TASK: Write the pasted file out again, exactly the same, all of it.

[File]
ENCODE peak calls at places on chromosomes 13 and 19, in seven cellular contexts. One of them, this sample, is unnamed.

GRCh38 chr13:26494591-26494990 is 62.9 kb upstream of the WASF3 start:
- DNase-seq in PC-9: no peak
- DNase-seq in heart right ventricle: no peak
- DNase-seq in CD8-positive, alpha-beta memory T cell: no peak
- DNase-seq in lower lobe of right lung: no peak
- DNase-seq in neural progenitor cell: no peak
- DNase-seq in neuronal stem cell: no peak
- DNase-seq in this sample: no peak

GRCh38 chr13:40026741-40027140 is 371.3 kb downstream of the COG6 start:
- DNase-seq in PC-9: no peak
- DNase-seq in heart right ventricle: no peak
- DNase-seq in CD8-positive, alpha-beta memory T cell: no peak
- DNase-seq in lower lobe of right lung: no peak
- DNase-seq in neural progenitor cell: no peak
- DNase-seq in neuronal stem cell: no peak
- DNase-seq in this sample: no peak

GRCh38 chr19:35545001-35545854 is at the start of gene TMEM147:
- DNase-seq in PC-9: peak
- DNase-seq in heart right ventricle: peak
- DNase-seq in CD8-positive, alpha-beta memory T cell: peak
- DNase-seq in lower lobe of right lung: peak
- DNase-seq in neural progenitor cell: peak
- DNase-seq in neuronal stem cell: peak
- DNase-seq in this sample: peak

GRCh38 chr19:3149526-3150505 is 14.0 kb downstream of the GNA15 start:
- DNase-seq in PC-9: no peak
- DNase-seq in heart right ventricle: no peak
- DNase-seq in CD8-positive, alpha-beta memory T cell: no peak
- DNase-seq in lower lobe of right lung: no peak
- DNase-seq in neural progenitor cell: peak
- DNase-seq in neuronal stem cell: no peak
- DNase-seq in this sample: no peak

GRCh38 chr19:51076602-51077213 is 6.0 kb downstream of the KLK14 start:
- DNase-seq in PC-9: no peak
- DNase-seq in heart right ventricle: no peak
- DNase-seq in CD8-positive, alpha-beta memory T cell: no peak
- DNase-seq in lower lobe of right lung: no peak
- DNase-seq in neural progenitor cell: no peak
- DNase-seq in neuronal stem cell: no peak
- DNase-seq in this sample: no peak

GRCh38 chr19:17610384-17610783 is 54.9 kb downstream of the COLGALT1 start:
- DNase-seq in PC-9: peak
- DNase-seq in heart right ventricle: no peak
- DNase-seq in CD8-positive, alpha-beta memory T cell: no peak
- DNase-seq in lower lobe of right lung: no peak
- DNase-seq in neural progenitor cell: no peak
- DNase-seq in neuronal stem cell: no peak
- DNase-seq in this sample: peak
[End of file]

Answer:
ENCODE peak calls at places on chromosomes 13 and 19, in seven cellular contexts. One of them, this sample, is unnamed.

GRCh38 chr13:26494591-26494990 is 62.9 kb upstream of the WASF3 start:
- DNase-seq in PC-9: no peak
- DNase-seq in heart right ventricle: no peak
- DNase-seq in CD8-positive, alpha-beta memory T cell: no peak
- DNase-seq in lower lobe of right lung: no peak
- DNase-seq in neural progenitor cell: no peak
- DNase-seq in neuronal stem cell: no peak
- DNase-seq in this sample: no peak

GRCh38 chr13:40026741-40027140 is 371.3 kb downstream of the COG6 start:
- DNase-seq in PC-9: no peak
- DNase-seq in heart right ventricle: no peak
- DNase-seq in CD8-positive, alpha-beta memory T cell: no peak
- DNase-seq in lower lobe of right lung: no peak
- DNase-seq in neural progenitor cell: no peak
- DNase-seq in neuronal stem cell: no peak
- DNase-seq in this sample: no peak

GRCh38 chr19:35545001-35545854 is at the start of gene TMEM147:
- DNase-seq in PC-9: peak
- DNase-seq in heart right ventricle: peak
- DNase-seq in CD8-positive, alpha-beta memory T cell: peak
- DNase-seq in lower lobe of right lung: peak
- DNase-seq in neural progenitor cell: peak
- DNase-seq in neuronal stem cell: peak
- DNase-seq in this sample: peak

GRCh38 chr19:3149526-3150505 is 14.0 kb downstream of the GNA15 start:
- DNase-seq in PC-9: no peak
- DNase-seq in heart right ventricle: no peak
- DNase-seq in CD8-positive, alpha-beta memory T cell: no peak
- DNase-seq in lower lobe of right lung: no peak
- DNase-seq in neural progenitor cell: peak
- DNase-seq in neuronal stem cell: no peak
- DNase-seq in this sample: no peak

GRCh38 chr19:51076602-51077213 is 6.0 kb downstream of the KLK14 start:
- DNase-seq in PC-9: no peak
- DNase-seq in heart right ventricle: no peak
- DNase-seq in CD8-positive, alpha-beta memory T cell: no peak
- DNase-seq in lower lobe of right lung: no peak
- DNase-seq in neural progenitor cell: no peak
- DNase-seq in neuronal stem cell: no peak
- DNase-seq in this sample: no peak

GRCh38 chr19:17610384-17610783 is 54.9 kb downstream of the COLGALT1 start:
- DNase-seq in PC-9: peak
- DNase-seq in heart right ventricle: no peak
- DNase-seq in CD8-positive, alpha-beta memory T cell: no peak
- DNase-seq in lower lobe of right lung: no peak
- DNase-seq in neural progenitor cell: no peak
- DNase-seq in neuronal stem cell: no peak
- DNase-seq in this sample: peak